Because we on this blog are from all over the United States, from the west to the East, the Midwest to the South, we decided to create a series of “hometown hits,” where we cover different neighborhoods from one of our many home regions.
With the devastating rains and flooding of Hurricane Harvey temporarily obscuring the true landscape of Houston, Texas, we wanted to shine a spotlight on this wonderful metropolis. And what a metropolis it is, the fourth most populated city in the US, the largest city in Texas–and we all know everything is bigger in Texas right? Nowhere is that more true than in this city that sits on Galveston Bay; there are big buildings, big hospitals, big space exploration and big hearts in abundance here.
One of us on this blog was raised and has roots in this fantastic city, so we hope that underscoring a vibrant neighborhood will act as a reminder of the Houston that is and will rise again. And while this disaster may be a temporary setback, and the rebuilding efforts will take time, this city and its people will unite, they will persist and they will come back stronger, and better than before.
Montrose has to be one of the most interesting neighborhoods in all of Texas, if not all the world. They say keep Austin weird, but it also applies here. They call this Bohemian area the “heart of Houston” and it does exemplify the diversity this city has to offer.
Montrose became a hub of the counterculture movement in the 60s, however in the past 20 years it has become more and more high end without losing its charm. There are artists, antique and thrift shops, musicians, communes, spendy boutiques, a large LGBT faction, tattoo parlors, upmarket mansions, hipsters, and bars and restaurants galore. Literally everything you need to have a good time is in this one area. It’s supremely colorful and ecclectic, both in its people and in the buildings/homes.
Close to the museum district, this area also boasts several notable collections at The Menil and at the Rothko Chapel (features works by Mark Rothko and Philip Johnson). It is also close to all the universities in town, attracting all comers, who are all welcome.
Barnaby’s: if you look up the definition of a cozy cafe, this is what you’ll find
Black Labrador Pub: literally the cutest British pub, human sized chess board!
Chapultepec Lupita: 24 hour Mexican with dozens (plural) of tequila selections.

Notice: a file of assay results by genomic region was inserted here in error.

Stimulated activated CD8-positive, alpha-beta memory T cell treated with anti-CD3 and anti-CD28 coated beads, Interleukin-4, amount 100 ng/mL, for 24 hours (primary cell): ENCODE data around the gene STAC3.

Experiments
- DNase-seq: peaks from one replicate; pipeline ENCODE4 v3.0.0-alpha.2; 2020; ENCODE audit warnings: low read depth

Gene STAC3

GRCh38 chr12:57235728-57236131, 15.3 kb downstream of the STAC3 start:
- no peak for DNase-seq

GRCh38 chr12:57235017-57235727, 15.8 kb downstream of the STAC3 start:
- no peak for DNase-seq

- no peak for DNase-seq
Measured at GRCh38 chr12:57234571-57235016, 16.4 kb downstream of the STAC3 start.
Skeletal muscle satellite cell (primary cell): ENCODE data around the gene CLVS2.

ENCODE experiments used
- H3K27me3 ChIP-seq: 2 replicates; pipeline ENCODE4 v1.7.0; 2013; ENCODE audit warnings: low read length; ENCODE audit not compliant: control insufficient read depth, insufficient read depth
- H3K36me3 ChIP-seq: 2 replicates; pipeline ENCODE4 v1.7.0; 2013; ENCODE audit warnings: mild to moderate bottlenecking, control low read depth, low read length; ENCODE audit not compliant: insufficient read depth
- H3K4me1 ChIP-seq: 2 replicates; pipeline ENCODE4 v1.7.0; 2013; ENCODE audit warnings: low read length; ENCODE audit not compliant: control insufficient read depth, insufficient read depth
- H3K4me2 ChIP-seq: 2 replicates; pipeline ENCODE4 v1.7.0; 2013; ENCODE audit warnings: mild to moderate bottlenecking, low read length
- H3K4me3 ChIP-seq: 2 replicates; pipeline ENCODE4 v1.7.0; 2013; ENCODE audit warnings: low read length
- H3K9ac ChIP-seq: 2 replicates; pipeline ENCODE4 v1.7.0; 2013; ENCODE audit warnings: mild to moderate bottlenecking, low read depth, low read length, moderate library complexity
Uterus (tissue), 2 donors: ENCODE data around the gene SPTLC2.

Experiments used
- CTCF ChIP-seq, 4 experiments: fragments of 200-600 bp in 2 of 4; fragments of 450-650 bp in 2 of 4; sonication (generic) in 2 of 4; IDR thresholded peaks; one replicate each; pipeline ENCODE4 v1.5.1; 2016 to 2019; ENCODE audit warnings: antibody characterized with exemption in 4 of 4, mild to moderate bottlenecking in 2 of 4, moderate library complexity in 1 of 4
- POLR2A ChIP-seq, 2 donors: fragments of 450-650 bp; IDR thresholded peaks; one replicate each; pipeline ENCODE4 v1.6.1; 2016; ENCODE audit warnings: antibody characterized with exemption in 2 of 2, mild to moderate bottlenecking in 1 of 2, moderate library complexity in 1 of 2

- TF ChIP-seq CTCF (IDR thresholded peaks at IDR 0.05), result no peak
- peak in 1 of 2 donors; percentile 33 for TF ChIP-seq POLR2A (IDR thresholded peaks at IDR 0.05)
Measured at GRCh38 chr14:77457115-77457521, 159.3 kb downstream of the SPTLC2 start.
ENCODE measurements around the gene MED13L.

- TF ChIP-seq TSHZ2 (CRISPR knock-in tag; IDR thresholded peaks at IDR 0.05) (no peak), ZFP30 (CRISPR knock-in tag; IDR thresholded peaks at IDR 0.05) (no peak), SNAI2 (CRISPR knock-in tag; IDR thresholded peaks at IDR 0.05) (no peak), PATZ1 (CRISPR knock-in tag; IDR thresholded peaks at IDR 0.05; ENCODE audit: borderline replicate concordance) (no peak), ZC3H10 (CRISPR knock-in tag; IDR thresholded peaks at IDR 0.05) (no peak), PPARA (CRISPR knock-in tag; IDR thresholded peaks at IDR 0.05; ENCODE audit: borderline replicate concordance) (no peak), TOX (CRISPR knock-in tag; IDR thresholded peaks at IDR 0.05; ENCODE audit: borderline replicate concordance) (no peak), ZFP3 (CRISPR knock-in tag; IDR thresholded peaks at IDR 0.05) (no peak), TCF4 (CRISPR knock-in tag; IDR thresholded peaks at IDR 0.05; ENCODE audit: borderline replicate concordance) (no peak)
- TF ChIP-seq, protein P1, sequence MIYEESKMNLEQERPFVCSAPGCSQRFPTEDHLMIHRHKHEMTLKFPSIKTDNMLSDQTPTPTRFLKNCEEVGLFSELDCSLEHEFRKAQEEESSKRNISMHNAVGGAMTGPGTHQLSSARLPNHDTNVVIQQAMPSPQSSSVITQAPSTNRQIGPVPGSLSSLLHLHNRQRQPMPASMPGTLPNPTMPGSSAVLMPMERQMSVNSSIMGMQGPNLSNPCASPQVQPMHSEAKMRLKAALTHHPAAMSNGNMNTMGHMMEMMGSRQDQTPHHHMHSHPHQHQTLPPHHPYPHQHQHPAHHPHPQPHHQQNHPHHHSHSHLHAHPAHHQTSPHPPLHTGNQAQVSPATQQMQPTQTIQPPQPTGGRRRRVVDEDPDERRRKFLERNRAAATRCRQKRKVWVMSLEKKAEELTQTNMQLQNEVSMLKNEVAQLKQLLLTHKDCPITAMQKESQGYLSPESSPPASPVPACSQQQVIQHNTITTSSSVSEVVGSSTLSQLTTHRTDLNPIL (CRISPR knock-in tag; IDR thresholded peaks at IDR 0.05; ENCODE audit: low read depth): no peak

El Real Tex Mex: the famous neon marquee of the old Tower movie theater sits near the very recognizable Westheimer and Montrose at the heart of this district
Indika: modern Indian cuisine in a expansive setting (it’s walls are tikka masala color)
La Mexicana: cozy, homey Mexican establishment that’s been around for 30 years
Les Ba’Get: modern fusion Vietnamese brick and mortar of a beloved food truck
Riel: sophisticated global cuisine that is literally all over the map…but it works
Ramen Tatsu-Ya: yeah I know it’s from Austin, but it’s ramen and I like it
The Dunlavy: the most picturesque views of Buffalo Bayou from floor to ceiling windows in their dining room
Torchy’s Tacos: also from Austin, their tacos are amazing
Underbelly: this butchery showcases the diverse multicultural flavors of this city, often with fish sauce (umami city)
Everyone has always known the resiliency and strength of the people of Houston, but now more than ever, we’re seeing it. From the first responders to the good samaritans driving boats down to help the rescue efforts, we send our thoughts, prayers, and love to its citizens. If you are able to help, the American Red Cross and United Way are reputable charities that have a high donation value. Several celebrities such as JJ Watt and Kevin Hart also have youcaring and crowdrise pages, respectively, where you can donate as well. Other ways to help include donating care packages and blood, and supporting anyone who may be feeling helpless or upset over the situation.
Don’t mess with Texas, cause we’ve all got their back.